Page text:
Published on August 25th, 2016 | by Kandace H0
The Unexpected Challenges Of Managing A Restaurant Workforce
Operating a restaurant can be a fun and lucrative enterprise. However, it requires careful thought to keep things running smoothly. Avoid common pitfalls like the following to ensure a high degree of success.
Hiring and Training
Finding the right type of employee for restaurant work can be difficult. Some people disdain the idea of restaurant work, while others lack the necessary skills. Find staff members who are committed to the restaurant and their role in it. Adequate training helps to prepare employees for their jobs.
Dependability and responsibility are paramount. Employees should show up on time and complete work during the scheduled shift. They shouldn’t waste time talking to coworkers when there is work to be done. Good restaurant workers take pride in serving high-quality, well prepared food. Cleanliness, efficiency, and a good attitude are signs of an excellent employee.
Reliable restaurant equipment plays a vital role in customer satisfaction and safety. Ovens need to cook food at proper temperatures so that it is safe and wholesome for consumption. Refrigerators must maintain proper temperatures both for freezing and refrigerating perishable foods. A heating lamp to keep hot foods the proper temperature temporarily is also important. All equipment should be new and come with a warranty or used but in great condition, and possibly have an extended warranty. Obtaining and maintaining reliable equipment can be a surprisingly tough job. Whoever you buy your equipment from, whether a local supplier or online retailer like Budget Restaurant Supply, it’s worth the effort to form a good, professional relationship with your supplier.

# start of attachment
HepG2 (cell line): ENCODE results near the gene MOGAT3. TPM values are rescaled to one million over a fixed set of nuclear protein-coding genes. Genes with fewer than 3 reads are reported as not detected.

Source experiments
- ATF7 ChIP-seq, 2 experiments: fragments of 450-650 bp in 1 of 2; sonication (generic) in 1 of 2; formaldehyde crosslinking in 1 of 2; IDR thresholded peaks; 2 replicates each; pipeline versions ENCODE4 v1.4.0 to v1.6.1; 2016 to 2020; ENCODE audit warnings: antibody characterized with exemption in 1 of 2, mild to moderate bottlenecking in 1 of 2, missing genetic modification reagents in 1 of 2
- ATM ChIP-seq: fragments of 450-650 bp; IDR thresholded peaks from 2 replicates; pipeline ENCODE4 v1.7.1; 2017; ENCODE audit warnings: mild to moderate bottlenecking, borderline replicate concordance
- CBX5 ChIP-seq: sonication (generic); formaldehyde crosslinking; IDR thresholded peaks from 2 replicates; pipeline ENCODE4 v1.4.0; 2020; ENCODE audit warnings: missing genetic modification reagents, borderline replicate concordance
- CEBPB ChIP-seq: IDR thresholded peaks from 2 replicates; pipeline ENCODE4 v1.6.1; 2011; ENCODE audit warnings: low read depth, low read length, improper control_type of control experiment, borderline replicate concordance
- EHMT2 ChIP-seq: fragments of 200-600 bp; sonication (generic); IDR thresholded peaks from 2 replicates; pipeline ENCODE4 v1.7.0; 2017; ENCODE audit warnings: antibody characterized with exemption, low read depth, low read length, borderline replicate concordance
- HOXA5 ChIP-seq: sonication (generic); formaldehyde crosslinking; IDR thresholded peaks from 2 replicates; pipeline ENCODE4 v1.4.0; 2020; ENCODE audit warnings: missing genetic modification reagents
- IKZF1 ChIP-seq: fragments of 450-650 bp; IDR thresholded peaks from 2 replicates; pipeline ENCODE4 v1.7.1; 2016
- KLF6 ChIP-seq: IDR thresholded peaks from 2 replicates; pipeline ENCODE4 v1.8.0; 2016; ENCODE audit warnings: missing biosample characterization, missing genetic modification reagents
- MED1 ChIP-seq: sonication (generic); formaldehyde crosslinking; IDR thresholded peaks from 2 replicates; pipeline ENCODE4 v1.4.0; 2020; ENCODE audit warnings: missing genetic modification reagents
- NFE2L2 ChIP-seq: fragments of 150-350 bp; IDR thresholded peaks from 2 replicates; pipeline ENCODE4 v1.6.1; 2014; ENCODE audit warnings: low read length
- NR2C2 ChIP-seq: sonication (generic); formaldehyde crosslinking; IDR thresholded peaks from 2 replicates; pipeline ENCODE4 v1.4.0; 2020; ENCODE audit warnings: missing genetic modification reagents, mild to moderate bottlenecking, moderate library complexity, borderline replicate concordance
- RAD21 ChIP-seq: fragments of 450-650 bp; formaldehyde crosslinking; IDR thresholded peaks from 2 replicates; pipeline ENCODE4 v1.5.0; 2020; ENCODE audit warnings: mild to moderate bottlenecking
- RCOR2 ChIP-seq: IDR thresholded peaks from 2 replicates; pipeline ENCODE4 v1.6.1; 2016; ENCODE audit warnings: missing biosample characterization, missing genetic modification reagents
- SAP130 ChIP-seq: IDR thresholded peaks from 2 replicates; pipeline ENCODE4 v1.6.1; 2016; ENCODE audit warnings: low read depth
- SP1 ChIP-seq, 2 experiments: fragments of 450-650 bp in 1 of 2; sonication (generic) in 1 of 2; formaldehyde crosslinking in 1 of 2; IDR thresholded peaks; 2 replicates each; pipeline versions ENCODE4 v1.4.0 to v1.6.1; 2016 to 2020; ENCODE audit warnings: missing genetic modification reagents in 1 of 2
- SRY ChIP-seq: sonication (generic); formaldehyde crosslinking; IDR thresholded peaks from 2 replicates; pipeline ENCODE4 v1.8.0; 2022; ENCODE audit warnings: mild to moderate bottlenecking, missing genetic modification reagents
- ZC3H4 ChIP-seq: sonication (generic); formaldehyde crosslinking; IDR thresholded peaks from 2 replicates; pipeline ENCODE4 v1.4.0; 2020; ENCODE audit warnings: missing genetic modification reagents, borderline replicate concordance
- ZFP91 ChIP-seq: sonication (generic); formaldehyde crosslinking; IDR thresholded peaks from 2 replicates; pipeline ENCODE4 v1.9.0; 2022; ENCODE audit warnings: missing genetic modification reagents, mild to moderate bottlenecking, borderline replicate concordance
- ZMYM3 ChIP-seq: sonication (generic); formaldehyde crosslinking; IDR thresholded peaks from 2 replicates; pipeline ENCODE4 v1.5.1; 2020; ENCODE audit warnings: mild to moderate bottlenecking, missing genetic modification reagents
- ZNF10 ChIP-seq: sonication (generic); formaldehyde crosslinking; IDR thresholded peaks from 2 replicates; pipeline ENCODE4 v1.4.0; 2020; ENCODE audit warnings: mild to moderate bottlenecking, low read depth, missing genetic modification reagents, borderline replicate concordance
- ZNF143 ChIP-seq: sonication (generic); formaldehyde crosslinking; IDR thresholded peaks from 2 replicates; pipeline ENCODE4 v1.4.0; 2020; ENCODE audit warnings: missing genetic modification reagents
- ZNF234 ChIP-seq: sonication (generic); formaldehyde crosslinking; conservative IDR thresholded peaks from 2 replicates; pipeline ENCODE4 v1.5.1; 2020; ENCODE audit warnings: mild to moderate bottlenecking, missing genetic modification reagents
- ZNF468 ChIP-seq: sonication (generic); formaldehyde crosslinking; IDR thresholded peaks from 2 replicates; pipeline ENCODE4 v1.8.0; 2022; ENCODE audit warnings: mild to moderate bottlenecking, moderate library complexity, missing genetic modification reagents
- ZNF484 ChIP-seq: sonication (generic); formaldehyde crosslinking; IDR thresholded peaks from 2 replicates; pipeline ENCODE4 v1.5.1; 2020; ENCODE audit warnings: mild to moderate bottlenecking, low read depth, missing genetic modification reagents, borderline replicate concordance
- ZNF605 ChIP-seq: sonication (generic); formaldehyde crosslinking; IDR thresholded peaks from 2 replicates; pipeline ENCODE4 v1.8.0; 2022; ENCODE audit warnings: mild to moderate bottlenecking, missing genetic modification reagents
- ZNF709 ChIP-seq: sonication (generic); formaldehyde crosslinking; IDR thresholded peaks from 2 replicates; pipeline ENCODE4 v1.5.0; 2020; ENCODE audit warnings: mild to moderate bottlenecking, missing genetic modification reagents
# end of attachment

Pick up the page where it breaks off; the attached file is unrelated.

Ambiance and Atmosphere
Every employee should play a positive part in the restaurant’s atmosphere. Suitable music and décor, along with properly-attired servers, can quickly help guests to feel welcome and can be a factor in how much or how often a customer comes back. Keeping the staff happy and focused is surprisingly important in creating a welcoming atmosphere. There are few, if any, tangible markers of having a good “ambience,” and this is likely one of the hardest parts of running a good restaurant.
Restaurant staff should look for ways to make customers feel welcome. An employee’s self-introduction, courteous manner, and brief overview of the day’s menu specialties should be seen as the introduction to the restaurant. Some restaurant staff make small talk to help the customer relax and enjoy the atmosphere. Special dishes like a regional favorite may be offered, and holiday discounts given. Employees should keep customers comfortable and well served. Not only is the customer likely to return, but referrals may be made to friends and family members.
Restaurant managers have one of the most demanding jobs in the world. If you can run a restaurant, you can probably run anything—even a boardroom.